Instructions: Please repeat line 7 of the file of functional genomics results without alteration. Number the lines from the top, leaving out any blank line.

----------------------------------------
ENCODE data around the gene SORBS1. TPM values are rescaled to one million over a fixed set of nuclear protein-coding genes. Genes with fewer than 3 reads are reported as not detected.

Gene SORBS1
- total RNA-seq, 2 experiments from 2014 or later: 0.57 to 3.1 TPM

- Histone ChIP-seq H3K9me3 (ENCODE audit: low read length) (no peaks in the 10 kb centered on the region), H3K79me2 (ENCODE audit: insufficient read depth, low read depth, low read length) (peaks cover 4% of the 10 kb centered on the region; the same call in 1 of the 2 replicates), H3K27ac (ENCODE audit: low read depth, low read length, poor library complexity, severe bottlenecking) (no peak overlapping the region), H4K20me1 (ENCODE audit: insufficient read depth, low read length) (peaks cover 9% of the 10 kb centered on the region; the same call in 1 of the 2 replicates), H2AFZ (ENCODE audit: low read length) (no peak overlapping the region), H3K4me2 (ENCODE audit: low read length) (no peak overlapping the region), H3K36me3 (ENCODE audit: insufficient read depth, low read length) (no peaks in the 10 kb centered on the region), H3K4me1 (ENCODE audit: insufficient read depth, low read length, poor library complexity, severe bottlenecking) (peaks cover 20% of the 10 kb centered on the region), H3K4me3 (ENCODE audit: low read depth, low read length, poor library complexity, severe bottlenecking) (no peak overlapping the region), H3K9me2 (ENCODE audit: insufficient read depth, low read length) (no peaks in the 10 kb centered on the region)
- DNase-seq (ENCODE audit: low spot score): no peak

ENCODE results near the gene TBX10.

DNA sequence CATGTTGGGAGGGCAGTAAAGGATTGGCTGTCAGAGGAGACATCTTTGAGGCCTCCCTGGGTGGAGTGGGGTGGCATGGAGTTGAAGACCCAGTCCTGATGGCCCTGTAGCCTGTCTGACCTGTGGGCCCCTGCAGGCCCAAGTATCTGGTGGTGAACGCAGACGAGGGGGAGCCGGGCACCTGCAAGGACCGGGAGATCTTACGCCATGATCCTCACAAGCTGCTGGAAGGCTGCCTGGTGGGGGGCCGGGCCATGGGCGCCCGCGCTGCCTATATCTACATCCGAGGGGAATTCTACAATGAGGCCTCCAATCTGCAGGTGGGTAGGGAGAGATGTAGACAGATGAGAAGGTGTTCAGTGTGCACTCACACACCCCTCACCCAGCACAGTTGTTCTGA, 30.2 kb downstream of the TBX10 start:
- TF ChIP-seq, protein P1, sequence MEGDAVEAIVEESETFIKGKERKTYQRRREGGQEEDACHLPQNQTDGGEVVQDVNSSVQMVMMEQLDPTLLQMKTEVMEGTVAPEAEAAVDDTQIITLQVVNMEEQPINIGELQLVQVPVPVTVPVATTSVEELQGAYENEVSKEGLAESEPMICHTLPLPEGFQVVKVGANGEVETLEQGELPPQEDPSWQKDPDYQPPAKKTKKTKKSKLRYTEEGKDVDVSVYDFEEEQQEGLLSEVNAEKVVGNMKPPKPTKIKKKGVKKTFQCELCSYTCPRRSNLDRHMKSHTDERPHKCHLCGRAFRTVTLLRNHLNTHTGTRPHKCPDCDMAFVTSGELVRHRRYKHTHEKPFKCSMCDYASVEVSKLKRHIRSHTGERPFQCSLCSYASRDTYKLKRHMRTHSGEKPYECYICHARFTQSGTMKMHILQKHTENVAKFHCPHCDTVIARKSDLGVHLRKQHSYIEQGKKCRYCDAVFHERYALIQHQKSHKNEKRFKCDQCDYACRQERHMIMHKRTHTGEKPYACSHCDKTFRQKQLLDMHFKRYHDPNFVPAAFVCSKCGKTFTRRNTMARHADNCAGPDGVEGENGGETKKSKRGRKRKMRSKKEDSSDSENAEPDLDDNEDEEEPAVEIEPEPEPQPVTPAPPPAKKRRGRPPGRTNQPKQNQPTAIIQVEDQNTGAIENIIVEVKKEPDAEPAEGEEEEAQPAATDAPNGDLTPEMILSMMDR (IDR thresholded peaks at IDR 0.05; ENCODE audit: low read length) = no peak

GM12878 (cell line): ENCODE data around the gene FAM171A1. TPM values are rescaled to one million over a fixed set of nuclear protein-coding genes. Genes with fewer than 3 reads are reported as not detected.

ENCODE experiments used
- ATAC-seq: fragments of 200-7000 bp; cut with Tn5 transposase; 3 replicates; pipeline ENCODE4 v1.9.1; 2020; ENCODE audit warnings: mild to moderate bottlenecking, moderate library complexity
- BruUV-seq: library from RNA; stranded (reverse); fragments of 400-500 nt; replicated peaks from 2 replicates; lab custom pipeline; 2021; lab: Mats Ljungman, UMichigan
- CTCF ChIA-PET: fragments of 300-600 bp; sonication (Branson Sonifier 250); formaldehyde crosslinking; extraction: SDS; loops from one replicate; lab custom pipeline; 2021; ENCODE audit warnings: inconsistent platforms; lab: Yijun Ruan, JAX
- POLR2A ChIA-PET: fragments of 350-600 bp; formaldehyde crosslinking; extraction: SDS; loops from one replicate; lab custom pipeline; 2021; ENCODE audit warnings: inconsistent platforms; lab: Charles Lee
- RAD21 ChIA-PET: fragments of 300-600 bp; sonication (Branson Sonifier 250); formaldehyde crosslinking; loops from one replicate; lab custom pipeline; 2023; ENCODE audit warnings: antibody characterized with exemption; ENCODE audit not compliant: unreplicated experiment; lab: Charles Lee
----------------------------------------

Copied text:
DNA sequence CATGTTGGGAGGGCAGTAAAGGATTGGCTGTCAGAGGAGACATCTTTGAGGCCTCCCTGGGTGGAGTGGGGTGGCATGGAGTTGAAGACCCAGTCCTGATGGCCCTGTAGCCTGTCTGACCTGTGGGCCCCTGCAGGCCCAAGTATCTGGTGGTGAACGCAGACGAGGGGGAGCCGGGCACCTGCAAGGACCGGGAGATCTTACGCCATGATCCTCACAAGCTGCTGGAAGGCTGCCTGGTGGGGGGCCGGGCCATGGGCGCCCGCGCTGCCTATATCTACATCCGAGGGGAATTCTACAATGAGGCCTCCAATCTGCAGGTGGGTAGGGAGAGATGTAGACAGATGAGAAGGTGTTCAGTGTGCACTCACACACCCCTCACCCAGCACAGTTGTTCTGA, 30.2 kb downstream of the TBX10 start: